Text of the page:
Cardioselective beta blockers (carvedilol, metoprolol) to prevent myocardial stunning or microinfarction caused by catecholamine-induced sympathetic overdrive: Wittstein et al., showed that catecholamine levels are 2–4 times higher in patients with stress-induced cardiomyopathy as compared to patients with myocardial infarction.  This is the most widely accepted mechanism leading to TC [10,11].
Cardioselective beta-blockers, Calcium channel blockers and/or ACE-I/ARB may prevent coronary artery spasm—Lacy et al.  showed that stress from public speaking can lead to vasoconstriction of coronary artery segments. Kiuriso et al. demonstrated that three of 30 patients with TC had spontaneous multivessel epicardial coronary spasm on angiography, and 10 of 14 patients with TC had coronary spasms on a provocation test using either egonovine or acetylcholine.
Statins and anti-platelet agents to prevent microvascular dysfunction leading to transient thrombosis [2,13]. In a study of 16 patients with TC, Bybee showed that all 16 patients had decreased coronary blood flow in at least one epicardial vessel and 10 patients had this in all three epicardial vessels . In one of the earlier studies of TC, Sadamatsu et al.  studied the angiography of two patients with TC and found that both had reduced coronary flow reserve.
In cross-analysis with TC patients, followed long-term in other studies, we observed a negative correlation between the percentage of patients on cardiac medications and the subsequent adverse event rate. In contrast to previous studies, most patients in our study were placed on appropriate cardiac medications at the time of discharge (Table 6). They maintained their ejection fraction with only one patient requiring readmission for progression of CAD. Over a long period of follow-up, our patients did well with medical management, including TLC and GDMT. This suggests that aggressive risk factor reduction by medical management might explain the difference in long term prognosis of TC patients seen in these studies.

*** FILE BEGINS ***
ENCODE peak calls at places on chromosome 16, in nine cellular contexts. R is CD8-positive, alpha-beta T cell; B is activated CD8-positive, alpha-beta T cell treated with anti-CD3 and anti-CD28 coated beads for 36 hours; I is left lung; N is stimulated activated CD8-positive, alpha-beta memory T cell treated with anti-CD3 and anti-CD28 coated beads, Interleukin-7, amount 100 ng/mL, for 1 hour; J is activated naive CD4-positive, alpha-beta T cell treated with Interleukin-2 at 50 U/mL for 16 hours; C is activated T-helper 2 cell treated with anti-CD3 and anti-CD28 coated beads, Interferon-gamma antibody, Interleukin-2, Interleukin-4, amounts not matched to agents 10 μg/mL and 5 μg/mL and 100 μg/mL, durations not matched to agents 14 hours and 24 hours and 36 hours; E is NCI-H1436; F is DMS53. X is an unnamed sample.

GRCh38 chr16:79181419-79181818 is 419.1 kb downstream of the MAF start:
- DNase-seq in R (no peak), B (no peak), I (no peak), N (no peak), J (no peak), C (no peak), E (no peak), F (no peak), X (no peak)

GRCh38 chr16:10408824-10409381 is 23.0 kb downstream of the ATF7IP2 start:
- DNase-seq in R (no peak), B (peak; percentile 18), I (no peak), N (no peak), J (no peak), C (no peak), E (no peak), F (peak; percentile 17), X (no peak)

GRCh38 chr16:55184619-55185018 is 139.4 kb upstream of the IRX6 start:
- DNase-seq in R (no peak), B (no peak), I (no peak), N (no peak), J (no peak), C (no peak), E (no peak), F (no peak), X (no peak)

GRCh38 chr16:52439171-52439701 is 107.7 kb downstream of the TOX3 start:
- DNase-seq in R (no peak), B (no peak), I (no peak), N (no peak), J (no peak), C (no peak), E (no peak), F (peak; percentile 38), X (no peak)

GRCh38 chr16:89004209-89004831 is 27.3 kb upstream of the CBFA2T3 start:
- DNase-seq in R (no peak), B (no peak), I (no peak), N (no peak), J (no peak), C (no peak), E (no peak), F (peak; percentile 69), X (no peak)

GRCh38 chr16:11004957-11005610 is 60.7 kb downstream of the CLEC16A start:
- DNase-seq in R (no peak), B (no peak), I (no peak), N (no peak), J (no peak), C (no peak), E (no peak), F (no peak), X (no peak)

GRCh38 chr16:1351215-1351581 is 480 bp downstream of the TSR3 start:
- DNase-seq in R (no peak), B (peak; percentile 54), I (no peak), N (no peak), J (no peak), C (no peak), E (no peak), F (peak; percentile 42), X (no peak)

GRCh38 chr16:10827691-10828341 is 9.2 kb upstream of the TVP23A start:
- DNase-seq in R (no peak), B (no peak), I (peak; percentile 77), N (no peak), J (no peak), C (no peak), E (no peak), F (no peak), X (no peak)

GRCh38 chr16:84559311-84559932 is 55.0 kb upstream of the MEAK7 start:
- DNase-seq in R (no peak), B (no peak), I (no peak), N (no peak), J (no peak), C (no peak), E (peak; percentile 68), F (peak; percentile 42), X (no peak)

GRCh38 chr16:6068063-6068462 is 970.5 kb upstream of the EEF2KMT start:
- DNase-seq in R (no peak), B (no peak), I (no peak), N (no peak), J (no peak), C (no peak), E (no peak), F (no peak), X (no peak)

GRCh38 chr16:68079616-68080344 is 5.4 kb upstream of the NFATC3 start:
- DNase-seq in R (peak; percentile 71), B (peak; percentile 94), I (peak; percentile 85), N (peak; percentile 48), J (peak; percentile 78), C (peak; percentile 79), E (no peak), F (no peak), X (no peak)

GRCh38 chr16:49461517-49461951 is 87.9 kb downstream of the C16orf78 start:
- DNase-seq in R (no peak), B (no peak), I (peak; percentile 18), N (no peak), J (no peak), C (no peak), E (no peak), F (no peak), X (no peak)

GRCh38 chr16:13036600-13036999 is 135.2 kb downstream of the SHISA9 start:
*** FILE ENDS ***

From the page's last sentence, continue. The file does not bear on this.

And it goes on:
This is a single center trial with a limited number of patients without any control group. However, our study has the longest documented follow-up to prove the benefit of long-term medical management. However, due to limited power, we cannot specify which medication produced the greatest benefit.
Our results might also be compounded by selection bias since we followed 12 patients with Takotsubo Cardiomyopathy after discharge from hospital. We selected only the survivors. All of our patients survived the initial hospitalization. The biggest limiting factor to any conclusive statement regarding long-term prognosis and management is the relatively small number of patients available for such an analysis. As the diagnosis becomes more prevalent, future studies may be able to access a larger patient population for greater power.
TC patients may be at risk of experiencing long-term cardiovascular events. Following 12 TC patients with TLC and GDMT, we observed recovery and maintenance of the ejection fraction, no cardiac mortality, and an excellent long-term prognosis. Risk factor reduction with TLC and GDMT may be effective in reducing the risk of long-term cardiovascular morbidity and mortality in TC patients.
There has been no financial support or assistance for this project.
Koroush Khalighi MD FACC, FACP, FCCP—involved in conception and design, critical revision of manuscript; Thein Tun Aung MD—involved in acquisition of data, drafting of manuscript and critical revision of manuscript; Swe Oo MD––involved and in acquisition of data; Mohammad Farooq MD—involved in conception and design, acquisition of data, analysis and interpretation of data, drafting of manuscript. Informed consent was taken from all patients to conduct this retrospective chart review. These charts are outpatient records, from the private clinic of the corresponding author.
Conflicts of Interest
The authors declare no conflict of interest.